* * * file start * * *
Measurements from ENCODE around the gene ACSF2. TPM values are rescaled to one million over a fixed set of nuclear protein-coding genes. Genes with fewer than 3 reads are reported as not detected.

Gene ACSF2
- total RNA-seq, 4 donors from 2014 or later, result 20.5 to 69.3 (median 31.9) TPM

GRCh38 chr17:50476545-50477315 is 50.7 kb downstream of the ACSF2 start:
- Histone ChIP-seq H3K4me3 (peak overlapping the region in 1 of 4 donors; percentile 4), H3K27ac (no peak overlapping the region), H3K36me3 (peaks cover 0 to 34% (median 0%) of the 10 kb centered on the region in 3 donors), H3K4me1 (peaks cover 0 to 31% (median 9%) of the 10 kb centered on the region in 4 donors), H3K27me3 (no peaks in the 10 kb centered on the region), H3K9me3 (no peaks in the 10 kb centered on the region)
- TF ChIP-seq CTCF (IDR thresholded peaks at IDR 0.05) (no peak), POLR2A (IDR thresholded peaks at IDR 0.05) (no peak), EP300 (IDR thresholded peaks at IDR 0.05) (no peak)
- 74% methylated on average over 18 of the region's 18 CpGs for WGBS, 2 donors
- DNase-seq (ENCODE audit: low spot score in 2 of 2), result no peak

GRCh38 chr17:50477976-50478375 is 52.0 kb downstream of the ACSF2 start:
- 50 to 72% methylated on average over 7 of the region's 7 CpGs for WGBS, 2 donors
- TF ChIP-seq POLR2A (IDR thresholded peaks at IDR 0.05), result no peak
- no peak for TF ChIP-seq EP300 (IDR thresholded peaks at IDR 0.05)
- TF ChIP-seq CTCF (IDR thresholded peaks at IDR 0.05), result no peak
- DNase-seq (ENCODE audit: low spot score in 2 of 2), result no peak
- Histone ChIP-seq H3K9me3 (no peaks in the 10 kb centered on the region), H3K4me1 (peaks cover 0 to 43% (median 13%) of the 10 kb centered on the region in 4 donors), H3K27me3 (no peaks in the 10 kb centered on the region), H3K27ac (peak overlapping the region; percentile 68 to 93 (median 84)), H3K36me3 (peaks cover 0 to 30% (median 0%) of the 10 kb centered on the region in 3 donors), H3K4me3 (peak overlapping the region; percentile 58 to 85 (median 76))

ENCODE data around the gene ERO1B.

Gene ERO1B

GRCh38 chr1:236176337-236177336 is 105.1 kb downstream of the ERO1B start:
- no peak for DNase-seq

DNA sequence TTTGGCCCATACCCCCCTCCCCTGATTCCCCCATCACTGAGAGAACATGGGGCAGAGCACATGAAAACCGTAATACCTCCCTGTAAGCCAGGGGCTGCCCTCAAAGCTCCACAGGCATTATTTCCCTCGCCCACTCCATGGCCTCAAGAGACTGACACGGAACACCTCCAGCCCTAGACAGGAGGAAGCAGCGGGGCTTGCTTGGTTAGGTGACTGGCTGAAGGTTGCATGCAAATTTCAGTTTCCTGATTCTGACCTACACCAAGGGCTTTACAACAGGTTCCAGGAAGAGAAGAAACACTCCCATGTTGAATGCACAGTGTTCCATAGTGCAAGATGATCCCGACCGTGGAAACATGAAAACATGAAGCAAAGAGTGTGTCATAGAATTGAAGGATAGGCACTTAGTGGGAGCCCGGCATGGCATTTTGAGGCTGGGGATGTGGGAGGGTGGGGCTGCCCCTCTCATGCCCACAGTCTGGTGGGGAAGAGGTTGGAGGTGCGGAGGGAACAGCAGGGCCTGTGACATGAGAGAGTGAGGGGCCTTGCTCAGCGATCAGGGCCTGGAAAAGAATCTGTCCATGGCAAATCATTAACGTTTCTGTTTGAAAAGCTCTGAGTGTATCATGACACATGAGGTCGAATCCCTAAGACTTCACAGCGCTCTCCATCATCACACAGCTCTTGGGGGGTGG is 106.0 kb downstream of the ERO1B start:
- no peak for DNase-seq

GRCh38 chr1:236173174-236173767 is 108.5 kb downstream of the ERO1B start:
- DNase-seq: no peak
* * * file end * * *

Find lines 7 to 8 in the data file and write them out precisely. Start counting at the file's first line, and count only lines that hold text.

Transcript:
- 74% methylated on average over 18 of the region's 18 CpGs for WGBS, 2 donors
- DNase-seq (ENCODE audit: low spot score in 2 of 2), result no peak